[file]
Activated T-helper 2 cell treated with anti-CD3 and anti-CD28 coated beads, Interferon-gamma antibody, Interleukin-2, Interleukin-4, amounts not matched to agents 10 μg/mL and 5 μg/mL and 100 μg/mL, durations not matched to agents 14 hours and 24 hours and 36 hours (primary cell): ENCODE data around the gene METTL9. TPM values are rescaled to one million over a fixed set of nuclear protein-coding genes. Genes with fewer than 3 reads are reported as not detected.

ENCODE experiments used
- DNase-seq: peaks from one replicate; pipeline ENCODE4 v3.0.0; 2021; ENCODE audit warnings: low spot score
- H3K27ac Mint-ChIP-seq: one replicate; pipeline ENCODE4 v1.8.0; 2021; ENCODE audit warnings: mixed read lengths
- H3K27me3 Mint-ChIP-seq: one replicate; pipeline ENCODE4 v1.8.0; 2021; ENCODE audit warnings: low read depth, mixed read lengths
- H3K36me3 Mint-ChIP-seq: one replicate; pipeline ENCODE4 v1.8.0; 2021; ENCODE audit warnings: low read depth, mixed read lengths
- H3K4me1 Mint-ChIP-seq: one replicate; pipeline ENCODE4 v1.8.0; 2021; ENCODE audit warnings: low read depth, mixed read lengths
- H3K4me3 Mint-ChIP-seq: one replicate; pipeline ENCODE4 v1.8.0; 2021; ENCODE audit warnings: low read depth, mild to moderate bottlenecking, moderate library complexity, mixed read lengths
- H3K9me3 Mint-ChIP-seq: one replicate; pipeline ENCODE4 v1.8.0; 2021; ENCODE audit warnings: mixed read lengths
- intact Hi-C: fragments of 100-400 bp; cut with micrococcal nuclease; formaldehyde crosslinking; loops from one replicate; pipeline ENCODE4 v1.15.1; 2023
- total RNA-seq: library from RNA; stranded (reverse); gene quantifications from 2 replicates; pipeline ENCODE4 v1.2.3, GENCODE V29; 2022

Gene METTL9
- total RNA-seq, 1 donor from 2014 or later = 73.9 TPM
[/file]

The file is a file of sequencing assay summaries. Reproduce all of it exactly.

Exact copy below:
Activated T-helper 2 cell treated with anti-CD3 and anti-CD28 coated beads, Interferon-gamma antibody, Interleukin-2, Interleukin-4, amounts not matched to agents 10 μg/mL and 5 μg/mL and 100 μg/mL, durations not matched to agents 14 hours and 24 hours and 36 hours (primary cell): ENCODE data around the gene METTL9. TPM values are rescaled to one million over a fixed set of nuclear protein-coding genes. Genes with fewer than 3 reads are reported as not detected.

ENCODE experiments used
- DNase-seq: peaks from one replicate; pipeline ENCODE4 v3.0.0; 2021; ENCODE audit warnings: low spot score
- H3K27ac Mint-ChIP-seq: one replicate; pipeline ENCODE4 v1.8.0; 2021; ENCODE audit warnings: mixed read lengths
- H3K27me3 Mint-ChIP-seq: one replicate; pipeline ENCODE4 v1.8.0; 2021; ENCODE audit warnings: low read depth, mixed read lengths
- H3K36me3 Mint-ChIP-seq: one replicate; pipeline ENCODE4 v1.8.0; 2021; ENCODE audit warnings: low read depth, mixed read lengths
- H3K4me1 Mint-ChIP-seq: one replicate; pipeline ENCODE4 v1.8.0; 2021; ENCODE audit warnings: low read depth, mixed read lengths
- H3K4me3 Mint-ChIP-seq: one replicate; pipeline ENCODE4 v1.8.0; 2021; ENCODE audit warnings: low read depth, mild to moderate bottlenecking, moderate library complexity, mixed read lengths
- H3K9me3 Mint-ChIP-seq: one replicate; pipeline ENCODE4 v1.8.0; 2021; ENCODE audit warnings: mixed read lengths
- intact Hi-C: fragments of 100-400 bp; cut with micrococcal nuclease; formaldehyde crosslinking; loops from one replicate; pipeline ENCODE4 v1.15.1; 2023
- total RNA-seq: library from RNA; stranded (reverse); gene quantifications from 2 replicates; pipeline ENCODE4 v1.2.3, GENCODE V29; 2022

Gene METTL9
- total RNA-seq, 1 donor from 2014 or later = 73.9 TPM